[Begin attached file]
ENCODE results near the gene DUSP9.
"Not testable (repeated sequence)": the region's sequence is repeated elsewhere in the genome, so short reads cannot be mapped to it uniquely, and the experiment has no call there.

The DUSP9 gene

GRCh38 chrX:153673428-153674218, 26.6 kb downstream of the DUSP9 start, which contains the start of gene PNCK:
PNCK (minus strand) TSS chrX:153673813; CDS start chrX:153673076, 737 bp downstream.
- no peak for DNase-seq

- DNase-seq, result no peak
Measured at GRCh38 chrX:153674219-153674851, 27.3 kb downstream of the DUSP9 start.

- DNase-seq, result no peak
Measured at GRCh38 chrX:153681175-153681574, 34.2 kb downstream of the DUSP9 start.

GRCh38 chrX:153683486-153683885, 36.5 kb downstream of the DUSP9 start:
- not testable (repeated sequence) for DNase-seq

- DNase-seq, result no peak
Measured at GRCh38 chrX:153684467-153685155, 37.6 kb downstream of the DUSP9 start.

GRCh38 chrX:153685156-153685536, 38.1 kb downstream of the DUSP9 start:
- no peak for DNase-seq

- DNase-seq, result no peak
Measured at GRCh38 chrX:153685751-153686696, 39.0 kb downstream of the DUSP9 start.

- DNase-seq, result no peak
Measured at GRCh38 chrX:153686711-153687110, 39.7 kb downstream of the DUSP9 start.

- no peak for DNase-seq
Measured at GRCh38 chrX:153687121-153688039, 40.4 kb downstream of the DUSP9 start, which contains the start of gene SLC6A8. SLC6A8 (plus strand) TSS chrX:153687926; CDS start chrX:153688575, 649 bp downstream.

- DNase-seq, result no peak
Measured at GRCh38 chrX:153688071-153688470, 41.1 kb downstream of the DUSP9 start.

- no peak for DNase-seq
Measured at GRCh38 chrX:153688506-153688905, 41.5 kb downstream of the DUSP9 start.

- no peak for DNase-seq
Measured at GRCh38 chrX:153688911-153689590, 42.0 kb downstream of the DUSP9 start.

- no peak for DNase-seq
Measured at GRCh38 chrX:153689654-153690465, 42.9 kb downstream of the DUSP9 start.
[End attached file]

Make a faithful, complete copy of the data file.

ENCODE results near the gene DUSP9.
"Not testable (repeated sequence)": the region's sequence is repeated elsewhere in the genome, so short reads cannot be mapped to it uniquely, and the experiment has no call there.

The DUSP9 gene

GRCh38 chrX:153673428-153674218, 26.6 kb downstream of the DUSP9 start, which contains the start of gene PNCK:
PNCK (minus strand) TSS chrX:153673813; CDS start chrX:153673076, 737 bp downstream.
- no peak for DNase-seq

- DNase-seq, result no peak
Measured at GRCh38 chrX:153674219-153674851, 27.3 kb downstream of the DUSP9 start.

- DNase-seq, result no peak
Measured at GRCh38 chrX:153681175-153681574, 34.2 kb downstream of the DUSP9 start.

GRCh38 chrX:153683486-153683885, 36.5 kb downstream of the DUSP9 start:
- not testable (repeated sequence) for DNase-seq

- DNase-seq, result no peak
Measured at GRCh38 chrX:153684467-153685155, 37.6 kb downstream of the DUSP9 start.

GRCh38 chrX:153685156-153685536, 38.1 kb downstream of the DUSP9 start:
- no peak for DNase-seq

- DNase-seq, result no peak
Measured at GRCh38 chrX:153685751-153686696, 39.0 kb downstream of the DUSP9 start.

- DNase-seq, result no peak
Measured at GRCh38 chrX:153686711-153687110, 39.7 kb downstream of the DUSP9 start.

- no peak for DNase-seq
Measured at GRCh38 chrX:153687121-153688039, 40.4 kb downstream of the DUSP9 start, which contains the start of gene SLC6A8. SLC6A8 (plus strand) TSS chrX:153687926; CDS start chrX:153688575, 649 bp downstream.

- DNase-seq, result no peak
Measured at GRCh38 chrX:153688071-153688470, 41.1 kb downstream of the DUSP9 start.

- no peak for DNase-seq
Measured at GRCh38 chrX:153688506-153688905, 41.5 kb downstream of the DUSP9 start.

- no peak for DNase-seq
Measured at GRCh38 chrX:153688911-153689590, 42.0 kb downstream of the DUSP9 start.

- no peak for DNase-seq
Measured at GRCh38 chrX:153689654-153690465, 42.9 kb downstream of the DUSP9 start.